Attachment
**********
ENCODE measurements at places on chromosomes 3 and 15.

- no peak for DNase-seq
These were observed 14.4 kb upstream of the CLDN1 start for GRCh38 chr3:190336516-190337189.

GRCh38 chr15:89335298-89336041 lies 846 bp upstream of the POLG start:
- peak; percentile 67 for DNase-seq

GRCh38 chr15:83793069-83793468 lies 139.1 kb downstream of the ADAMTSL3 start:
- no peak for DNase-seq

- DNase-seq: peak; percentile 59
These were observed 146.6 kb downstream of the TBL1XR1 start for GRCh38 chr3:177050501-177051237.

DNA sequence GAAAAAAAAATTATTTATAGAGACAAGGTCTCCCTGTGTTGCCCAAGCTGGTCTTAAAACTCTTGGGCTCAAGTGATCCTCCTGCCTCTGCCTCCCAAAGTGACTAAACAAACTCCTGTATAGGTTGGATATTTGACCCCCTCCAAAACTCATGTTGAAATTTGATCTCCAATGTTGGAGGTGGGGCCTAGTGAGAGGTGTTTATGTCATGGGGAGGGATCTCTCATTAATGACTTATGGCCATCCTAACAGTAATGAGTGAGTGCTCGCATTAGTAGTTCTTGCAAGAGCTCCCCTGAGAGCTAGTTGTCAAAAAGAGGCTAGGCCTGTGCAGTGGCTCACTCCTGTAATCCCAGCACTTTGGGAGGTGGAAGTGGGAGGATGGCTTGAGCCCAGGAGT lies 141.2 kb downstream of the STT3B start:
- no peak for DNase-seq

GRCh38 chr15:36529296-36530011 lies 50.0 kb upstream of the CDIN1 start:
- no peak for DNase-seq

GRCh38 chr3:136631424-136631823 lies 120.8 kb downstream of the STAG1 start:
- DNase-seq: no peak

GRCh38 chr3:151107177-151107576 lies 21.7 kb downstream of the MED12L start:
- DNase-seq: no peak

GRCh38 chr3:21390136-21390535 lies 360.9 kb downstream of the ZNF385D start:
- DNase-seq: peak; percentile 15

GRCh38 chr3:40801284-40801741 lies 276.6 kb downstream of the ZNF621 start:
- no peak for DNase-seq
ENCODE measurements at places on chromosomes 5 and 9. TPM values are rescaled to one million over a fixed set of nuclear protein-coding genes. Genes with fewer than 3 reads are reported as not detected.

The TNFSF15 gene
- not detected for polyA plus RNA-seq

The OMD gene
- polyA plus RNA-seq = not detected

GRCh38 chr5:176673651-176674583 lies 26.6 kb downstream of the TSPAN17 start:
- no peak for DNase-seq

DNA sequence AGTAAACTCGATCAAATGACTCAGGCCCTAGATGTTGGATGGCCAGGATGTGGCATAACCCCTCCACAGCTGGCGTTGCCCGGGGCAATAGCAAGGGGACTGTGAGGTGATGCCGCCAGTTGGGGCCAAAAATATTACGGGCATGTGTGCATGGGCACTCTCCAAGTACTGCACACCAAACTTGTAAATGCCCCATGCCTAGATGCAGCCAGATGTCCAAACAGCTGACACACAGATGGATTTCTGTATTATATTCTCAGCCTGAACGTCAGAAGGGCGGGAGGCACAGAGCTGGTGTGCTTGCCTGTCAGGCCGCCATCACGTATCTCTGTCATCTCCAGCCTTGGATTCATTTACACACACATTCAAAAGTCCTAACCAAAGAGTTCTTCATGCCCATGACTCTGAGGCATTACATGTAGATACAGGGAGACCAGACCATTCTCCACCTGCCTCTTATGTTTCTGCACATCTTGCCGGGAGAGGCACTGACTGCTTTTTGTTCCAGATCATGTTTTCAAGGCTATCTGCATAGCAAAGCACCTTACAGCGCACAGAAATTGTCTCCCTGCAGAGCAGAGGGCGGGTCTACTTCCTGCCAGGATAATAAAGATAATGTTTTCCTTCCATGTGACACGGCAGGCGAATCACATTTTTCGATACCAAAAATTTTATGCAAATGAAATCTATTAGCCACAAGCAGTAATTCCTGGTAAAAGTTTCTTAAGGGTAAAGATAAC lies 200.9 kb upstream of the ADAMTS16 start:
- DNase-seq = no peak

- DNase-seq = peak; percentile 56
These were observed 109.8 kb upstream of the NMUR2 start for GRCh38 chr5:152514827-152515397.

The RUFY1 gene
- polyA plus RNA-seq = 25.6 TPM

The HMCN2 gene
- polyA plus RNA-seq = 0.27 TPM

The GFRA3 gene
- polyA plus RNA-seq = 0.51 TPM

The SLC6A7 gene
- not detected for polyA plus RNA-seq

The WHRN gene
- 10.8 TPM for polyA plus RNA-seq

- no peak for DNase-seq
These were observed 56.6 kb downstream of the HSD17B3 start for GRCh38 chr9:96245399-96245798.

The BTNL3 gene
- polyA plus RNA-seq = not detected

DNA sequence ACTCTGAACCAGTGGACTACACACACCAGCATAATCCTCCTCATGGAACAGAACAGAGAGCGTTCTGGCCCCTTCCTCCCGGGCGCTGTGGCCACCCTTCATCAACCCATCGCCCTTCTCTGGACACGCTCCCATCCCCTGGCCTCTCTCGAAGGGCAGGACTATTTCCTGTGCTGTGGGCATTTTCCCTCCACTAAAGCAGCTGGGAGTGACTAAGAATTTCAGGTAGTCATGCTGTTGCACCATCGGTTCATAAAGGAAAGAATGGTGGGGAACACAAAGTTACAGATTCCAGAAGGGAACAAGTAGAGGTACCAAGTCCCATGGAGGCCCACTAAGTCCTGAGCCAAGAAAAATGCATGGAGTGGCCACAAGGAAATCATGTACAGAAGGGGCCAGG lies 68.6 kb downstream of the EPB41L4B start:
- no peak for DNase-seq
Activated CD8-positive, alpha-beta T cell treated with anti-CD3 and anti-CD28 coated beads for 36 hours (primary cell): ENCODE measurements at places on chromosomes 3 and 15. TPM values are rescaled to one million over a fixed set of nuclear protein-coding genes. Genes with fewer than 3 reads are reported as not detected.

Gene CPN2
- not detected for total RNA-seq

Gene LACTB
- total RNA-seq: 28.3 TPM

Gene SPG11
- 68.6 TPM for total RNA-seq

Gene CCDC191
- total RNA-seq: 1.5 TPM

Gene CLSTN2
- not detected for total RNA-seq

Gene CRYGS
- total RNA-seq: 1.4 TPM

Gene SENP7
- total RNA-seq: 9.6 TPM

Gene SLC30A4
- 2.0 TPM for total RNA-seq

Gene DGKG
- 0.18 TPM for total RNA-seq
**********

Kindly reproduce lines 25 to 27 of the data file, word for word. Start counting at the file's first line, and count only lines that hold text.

The OMD gene
- polyA plus RNA-seq = not detected

GRCh38 chr5:176673651-176674583 lies 26.6 kb downstream of the TSPAN17 start: